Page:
MIAMI — The serial rape suspect accused of terrorizing two South Florida neighborhoods with attacks on victims ranging from elderly women to an 11-year-old girl was back in custody Tuesday, a week since his brazen jail escape, after a tipster recognized his face and called police.

Detectives found Reynaldo E. Rapalo, his mustache shaved, about 10 p.m. Monday outside a video store in southwest Miami wearing a fuzzy pink sweater layered under a black sweater, said Amos Rojas Jr., Florida Department of Law Enforcement special agent in charge. Officers chased him down on foot.

Rapalo, 34, broke out of jail Dec. 20 by rappelling down the building on bed sheets. He was awaiting a February trial on felony counts of sexual battery and other charges that could have sent him to prison for life. He is accused of sexually assaulting seven women and girls.

Rapalo was being held for questioning and was expected to appear in court Tuesday, police said. Recapturing the suspect was satisfying to authorities.

“He is a very dangerous individual and we are very glad to have him back in custody,” Miami-Dade Police Director Robert Parker said.

“The first time he was crying, very remorseful. Now he’s cocky and smiling. But guess what, we got him,” said Miami Police Chief John Timoney, who had joined the search on his bicycle.

Rapalo, a Honduran native who had been living in Miami on an expired visa, is accused of terrorizing the city’s Little Havana and the nearby Shenandoah neighborhood in 2002 and 2003, including raping three young girls in the span of four weeks. One girl was attacked when she opened the door to a stranger’s knock, another was raped when the same man broke into her home, and a third girl was attacked after school when a man rushed her from behind.

The so-called Shenandoah rapist set the communities on edge: Parents walked their children home from school, sketches of the suspect were plastered across town, and a beauty salon owner kept her business door locked even during the day.

Miami police also stopped more than 120 men, most of them Hispanic, and asked them to volunteer DNA samples, a tactic that was denounced by civil rights activists. The DNA samples did not lead to his capture.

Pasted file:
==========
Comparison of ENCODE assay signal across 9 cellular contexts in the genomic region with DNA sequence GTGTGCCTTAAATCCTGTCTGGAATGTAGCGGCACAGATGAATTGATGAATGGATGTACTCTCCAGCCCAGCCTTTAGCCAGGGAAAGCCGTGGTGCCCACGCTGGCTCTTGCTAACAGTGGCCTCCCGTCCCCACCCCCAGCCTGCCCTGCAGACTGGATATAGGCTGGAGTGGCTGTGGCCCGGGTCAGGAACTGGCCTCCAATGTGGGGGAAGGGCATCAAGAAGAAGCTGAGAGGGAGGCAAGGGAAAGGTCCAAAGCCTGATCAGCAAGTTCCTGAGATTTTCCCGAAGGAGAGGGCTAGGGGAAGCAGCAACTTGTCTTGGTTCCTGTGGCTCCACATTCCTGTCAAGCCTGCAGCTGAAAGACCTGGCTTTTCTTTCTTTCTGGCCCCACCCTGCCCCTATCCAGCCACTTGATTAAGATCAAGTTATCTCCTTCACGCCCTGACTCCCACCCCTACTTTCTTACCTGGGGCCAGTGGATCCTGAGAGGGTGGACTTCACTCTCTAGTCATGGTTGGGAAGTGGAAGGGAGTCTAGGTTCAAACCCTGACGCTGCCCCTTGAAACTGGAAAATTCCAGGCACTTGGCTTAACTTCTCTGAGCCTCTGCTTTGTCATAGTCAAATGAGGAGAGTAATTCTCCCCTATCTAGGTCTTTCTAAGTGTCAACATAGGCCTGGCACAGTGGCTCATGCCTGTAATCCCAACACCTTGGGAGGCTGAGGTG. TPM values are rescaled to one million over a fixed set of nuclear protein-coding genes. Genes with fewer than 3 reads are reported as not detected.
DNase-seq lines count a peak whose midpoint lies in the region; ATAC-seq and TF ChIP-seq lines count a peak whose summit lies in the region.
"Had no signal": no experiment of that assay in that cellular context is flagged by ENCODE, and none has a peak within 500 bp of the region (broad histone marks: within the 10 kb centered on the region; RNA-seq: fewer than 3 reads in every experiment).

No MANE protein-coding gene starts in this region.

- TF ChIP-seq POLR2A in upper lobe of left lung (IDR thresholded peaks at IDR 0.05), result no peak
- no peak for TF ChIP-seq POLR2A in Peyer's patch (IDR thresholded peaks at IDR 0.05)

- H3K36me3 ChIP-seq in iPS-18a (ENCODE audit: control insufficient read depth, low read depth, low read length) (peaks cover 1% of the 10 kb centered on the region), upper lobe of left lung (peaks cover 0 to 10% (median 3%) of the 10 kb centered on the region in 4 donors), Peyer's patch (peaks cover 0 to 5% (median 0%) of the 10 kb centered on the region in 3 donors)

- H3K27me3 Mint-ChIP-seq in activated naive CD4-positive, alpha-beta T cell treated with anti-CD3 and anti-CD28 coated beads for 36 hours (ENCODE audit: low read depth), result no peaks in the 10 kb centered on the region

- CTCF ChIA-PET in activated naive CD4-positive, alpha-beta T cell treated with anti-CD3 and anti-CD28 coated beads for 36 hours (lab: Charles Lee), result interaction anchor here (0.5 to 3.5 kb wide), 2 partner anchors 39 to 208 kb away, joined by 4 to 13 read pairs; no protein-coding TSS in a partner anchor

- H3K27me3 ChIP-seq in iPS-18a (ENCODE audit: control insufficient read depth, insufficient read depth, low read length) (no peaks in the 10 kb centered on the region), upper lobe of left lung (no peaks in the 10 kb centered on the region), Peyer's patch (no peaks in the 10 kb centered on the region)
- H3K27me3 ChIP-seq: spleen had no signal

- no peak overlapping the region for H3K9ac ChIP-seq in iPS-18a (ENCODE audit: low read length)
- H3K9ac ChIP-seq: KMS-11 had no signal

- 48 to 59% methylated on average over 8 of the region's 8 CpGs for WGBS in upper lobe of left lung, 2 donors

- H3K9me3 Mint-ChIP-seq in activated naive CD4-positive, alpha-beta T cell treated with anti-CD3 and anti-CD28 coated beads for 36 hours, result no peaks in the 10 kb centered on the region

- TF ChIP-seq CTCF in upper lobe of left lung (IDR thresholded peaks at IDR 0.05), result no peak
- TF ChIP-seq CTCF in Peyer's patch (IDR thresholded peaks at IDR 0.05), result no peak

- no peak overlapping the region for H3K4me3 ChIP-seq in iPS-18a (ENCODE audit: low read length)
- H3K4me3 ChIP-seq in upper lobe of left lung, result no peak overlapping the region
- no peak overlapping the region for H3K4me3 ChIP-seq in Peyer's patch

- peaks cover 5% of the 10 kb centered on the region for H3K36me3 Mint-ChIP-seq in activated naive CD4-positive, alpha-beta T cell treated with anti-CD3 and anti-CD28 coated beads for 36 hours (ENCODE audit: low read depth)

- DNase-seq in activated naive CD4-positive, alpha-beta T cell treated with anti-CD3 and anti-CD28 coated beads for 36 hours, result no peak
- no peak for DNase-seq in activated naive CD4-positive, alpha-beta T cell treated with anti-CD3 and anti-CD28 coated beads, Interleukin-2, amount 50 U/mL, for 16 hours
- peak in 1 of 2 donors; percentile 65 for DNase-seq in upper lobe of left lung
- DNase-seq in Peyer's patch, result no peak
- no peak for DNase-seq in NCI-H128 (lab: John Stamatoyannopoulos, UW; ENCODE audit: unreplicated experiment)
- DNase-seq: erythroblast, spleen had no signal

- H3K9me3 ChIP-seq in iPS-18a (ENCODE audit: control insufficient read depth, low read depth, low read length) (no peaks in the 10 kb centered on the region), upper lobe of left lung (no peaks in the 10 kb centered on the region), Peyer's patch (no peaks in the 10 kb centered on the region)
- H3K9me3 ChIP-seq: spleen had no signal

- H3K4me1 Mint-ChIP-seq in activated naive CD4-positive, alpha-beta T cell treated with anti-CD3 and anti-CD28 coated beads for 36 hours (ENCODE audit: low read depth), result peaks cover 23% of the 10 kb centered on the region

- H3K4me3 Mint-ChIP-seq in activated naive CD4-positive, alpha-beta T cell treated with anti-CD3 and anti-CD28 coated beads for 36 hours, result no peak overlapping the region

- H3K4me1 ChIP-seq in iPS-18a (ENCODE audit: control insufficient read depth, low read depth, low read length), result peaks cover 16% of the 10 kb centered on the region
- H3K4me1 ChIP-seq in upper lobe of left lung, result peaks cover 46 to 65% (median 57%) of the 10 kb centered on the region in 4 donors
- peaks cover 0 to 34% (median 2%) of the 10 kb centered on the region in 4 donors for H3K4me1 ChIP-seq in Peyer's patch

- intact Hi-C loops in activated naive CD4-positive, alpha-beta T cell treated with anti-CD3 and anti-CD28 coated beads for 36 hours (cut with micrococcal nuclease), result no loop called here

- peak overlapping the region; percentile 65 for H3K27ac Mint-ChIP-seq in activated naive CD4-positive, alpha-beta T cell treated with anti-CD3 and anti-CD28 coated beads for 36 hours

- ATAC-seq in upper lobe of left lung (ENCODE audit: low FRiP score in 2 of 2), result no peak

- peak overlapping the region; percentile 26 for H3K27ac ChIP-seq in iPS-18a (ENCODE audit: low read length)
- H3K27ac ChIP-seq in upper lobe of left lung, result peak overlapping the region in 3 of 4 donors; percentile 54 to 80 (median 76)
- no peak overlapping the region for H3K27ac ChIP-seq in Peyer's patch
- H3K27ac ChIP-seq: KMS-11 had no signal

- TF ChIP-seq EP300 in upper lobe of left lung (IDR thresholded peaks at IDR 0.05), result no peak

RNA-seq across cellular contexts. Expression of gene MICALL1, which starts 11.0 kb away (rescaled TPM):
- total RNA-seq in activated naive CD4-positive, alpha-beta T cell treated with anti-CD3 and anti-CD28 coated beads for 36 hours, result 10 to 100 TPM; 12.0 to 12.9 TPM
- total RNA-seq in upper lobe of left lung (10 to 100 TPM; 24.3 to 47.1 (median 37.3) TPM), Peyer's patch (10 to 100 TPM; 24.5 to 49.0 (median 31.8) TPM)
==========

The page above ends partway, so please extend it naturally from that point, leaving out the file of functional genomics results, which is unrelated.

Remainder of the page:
Rapalo was arrested September 2004 when officers noticed him driving suspiciously.

He and another inmate escaped from a Miami jail last week by climbing through a vent in the ceiling of a cell and onto a sixth-floor roof, police said. The vent was supposed to be locked, but it had been pried open, and bars blocking it were cut.

The other inmate, also a sexual assault suspect, broke his legs when he jumped and was captured outside the jail.

Police have said the sawlike tools used in the escape may have been smuggled in, and Rapalo apparently plotted the breakout for months.

Officers scoured neighborhoods, airports, train stations and ports for Rapalo, and guards were assigned to victims who still live in the area. Rapalo did not leave Miami-Dade County, and may have had accomplices who helped him elude police, Rojas said.

“We think someone gave him some clothes and he’s been communicating with some people,” Parker said. “We took some things off of him — he still had the blade that he used to escape.”

He told officers that “he was a homeless guy from Nicaragua, that he was worried about immigration,” Detective Alcides Velez said. “He was trying to mislead us in that direction.”

After his escape, the director of the Miami-Dade Corrections Department ordered that all vents at the jail be welded shut and that lighting be improved.

Two corrections officers were placed on paid administrative leave. They were not accused of being involved in the escape, and they have not been disciplined.

The tipster who ultimately led authorities to Rapalo will get the $36,000 award offered for information leading to his arrest, police said.

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